7. Effects of Trimming on Shape and Dimensions of the Hoof Capsule as Well as on the Phalangeal Alignment


No other routine procedure carried out on horses has more impact on soundness and performance than hoof trimming and shoeing.

The main goals of hoof trimming are to promote the soundness of the hooves and the limbs, to support the biomechanical efficiency, and maintain functionality of the equine foot. However, there is no agreement on how to achieve these goals. A wide range of trimming methods exists, and no other topic is so controversially and emotionally discussed as how to ideally trim the equine hoof. This might be related to the fact that very limited scientific studies directly focused on the effect of hoof trimming on the biomechanics of the equine distal limb exist.

8. Saving Your Rotator Cuff


Being too busy to pursue a fitness program or finding exercise boring is no excuse for neglecting your rotator cuffs. Though you may not enjoy exercise, the one muscle group that all farriers should be concerned about above all others is rotator cuffs.

After age 30 the rotator cuff muscles begin to atrophy and without exercise will be gone or useless between the ages of 50 to 70.

Rotator cuff muscles don’t receive a good blood supply, but circulation can be greatly improved with exercise. Given the unpredictable nature of horses, you can strain your rotator cuff if a horse misbehaves while you’re lifting its front or hind leg.

As a farrier, you use repetitive motions daily, which causes wear patterns on the joints, overdeveloping some muscles while under developing others. The rotator cuff is often the weak link in a person who has strong arm and back muscles, as most farriers do.

9. Farrier Injured On The Job: Who Is Liable?

You, an experienced farrier, are shoeing a horse belonging to a new client. As you approach the horse’s hindquarters and reach for his leg, the horse delivers a sudden, swift and wild kick. Your leg is shattered and you are going to be unable to shoe horses for several weeks.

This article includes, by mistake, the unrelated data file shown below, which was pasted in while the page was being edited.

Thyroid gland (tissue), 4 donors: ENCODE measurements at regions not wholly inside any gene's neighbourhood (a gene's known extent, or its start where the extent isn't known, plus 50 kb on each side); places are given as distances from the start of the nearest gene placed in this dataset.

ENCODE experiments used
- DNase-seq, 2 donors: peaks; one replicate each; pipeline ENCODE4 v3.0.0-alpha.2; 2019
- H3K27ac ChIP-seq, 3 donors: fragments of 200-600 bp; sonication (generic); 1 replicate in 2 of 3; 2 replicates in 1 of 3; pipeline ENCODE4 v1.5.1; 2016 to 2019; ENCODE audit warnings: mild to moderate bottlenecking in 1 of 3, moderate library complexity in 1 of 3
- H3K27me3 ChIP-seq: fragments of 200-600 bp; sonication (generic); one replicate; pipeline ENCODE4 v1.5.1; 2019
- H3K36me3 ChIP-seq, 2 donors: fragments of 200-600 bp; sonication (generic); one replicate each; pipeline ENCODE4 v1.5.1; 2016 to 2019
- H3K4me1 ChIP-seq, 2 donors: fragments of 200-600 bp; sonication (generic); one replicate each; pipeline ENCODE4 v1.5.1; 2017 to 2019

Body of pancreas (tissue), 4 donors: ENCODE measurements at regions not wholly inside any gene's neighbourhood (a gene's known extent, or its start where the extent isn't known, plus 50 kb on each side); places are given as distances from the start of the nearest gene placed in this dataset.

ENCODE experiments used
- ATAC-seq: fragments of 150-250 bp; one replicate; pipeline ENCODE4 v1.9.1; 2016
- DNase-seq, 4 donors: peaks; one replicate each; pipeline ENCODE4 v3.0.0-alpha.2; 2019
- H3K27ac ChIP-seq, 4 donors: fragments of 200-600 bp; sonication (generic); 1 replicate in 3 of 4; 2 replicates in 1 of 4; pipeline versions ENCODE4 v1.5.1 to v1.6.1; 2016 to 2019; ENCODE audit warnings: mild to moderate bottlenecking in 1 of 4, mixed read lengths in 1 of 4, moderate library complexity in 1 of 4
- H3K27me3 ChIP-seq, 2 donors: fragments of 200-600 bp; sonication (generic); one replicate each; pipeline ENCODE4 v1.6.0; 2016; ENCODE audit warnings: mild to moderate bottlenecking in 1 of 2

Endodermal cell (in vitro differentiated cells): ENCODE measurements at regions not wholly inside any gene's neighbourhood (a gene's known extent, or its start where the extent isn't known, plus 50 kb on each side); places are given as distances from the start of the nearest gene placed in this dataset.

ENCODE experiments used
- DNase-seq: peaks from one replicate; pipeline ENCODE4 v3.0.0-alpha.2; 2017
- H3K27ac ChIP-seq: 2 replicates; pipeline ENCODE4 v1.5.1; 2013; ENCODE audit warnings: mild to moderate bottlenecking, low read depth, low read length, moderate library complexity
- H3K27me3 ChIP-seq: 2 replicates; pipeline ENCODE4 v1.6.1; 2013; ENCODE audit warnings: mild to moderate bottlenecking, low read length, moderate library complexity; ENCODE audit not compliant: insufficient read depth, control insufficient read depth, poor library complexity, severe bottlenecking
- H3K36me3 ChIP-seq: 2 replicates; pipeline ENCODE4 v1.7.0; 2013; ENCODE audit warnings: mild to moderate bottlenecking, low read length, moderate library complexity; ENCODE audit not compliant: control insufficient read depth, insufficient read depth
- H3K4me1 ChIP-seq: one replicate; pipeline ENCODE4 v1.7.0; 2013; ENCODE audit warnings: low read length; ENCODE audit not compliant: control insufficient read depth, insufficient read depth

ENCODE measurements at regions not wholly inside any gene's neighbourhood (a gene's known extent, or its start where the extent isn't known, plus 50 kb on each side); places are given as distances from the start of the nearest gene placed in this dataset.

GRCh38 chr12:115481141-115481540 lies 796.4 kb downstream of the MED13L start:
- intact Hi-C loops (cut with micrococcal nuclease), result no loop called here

Do you have a case against your client? 

10. Dealing With Thin-Soled Horses

The sole is the guardian that shields the sensitive structures of the hoof from contact with the outside world. Acting as the primary barrier against ground surface trauma, it is designed to handle concussion naturally; however, it seems that this once efficient protector has become one of the most abused structures of a horse's anatomy.

While the sole itself can grow quickly, it is the formation of callous that creates the necessary cushioning effect and that develops slowly.

Using healthy hooves from domestic horses as the standard, sole thickness normally is about 3/8 inch, with a uniformed callous extending to the underside of the lateral cartilages and the coffin bone.

Seen in a standing horse, a naturally shaped hoof would also have an arch to reflect the coffin bone's position at the front half of the foot, with the lateral cartilages forming the underpinning for the back half. This type of configuration allows for flexibility of movement, which enables the foot to effectively dissipate the shock of impact. And, while a stone bruise can happen as quickly as stepping on a rock, the amount of force placed on a thin-soled foot will have a direct effect on its susceptibility to harmful trauma in general.